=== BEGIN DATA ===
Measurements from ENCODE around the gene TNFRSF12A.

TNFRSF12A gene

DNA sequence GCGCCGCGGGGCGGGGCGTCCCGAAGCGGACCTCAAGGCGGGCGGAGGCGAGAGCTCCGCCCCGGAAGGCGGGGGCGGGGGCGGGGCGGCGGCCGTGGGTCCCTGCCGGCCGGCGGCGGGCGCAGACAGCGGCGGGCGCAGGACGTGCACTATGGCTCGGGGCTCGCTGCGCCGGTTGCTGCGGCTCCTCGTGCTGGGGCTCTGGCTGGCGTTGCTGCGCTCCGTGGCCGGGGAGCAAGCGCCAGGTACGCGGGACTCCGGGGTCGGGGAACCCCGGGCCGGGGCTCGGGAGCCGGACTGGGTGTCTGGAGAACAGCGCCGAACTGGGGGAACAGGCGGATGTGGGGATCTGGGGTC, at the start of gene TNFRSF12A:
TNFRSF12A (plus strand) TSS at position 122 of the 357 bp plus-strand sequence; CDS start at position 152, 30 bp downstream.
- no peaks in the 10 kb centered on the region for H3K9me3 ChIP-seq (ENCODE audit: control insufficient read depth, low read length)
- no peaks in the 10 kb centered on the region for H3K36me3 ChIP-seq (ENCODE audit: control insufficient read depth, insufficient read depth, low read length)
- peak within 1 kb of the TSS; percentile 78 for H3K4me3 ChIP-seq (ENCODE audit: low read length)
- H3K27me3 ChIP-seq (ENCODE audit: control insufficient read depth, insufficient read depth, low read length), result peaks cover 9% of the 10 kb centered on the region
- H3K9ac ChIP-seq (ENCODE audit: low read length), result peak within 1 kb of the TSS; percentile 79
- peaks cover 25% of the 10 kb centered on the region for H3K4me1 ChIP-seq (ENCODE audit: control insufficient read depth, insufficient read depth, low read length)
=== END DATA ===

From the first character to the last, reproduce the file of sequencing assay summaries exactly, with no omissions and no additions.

Measurements from ENCODE around the gene TNFRSF12A.

TNFRSF12A gene

DNA sequence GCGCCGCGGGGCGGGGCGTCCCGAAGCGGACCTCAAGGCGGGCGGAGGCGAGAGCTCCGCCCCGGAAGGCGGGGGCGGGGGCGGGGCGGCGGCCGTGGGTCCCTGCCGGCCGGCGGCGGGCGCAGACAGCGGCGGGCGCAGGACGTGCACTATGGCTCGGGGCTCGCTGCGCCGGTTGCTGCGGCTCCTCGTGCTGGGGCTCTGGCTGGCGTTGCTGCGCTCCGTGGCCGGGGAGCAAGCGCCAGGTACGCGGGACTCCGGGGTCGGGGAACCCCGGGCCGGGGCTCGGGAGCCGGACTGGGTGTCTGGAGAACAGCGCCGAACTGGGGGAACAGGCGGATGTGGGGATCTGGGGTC, at the start of gene TNFRSF12A:
TNFRSF12A (plus strand) TSS at position 122 of the 357 bp plus-strand sequence; CDS start at position 152, 30 bp downstream.
- no peaks in the 10 kb centered on the region for H3K9me3 ChIP-seq (ENCODE audit: control insufficient read depth, low read length)
- no peaks in the 10 kb centered on the region for H3K36me3 ChIP-seq (ENCODE audit: control insufficient read depth, insufficient read depth, low read length)
- peak within 1 kb of the TSS; percentile 78 for H3K4me3 ChIP-seq (ENCODE audit: low read length)
- H3K27me3 ChIP-seq (ENCODE audit: control insufficient read depth, insufficient read depth, low read length), result peaks cover 9% of the 10 kb centered on the region
- H3K9ac ChIP-seq (ENCODE audit: low read length), result peak within 1 kb of the TSS; percentile 79
- peaks cover 25% of the 10 kb centered on the region for H3K4me1 ChIP-seq (ENCODE audit: control insufficient read depth, insufficient read depth, low read length)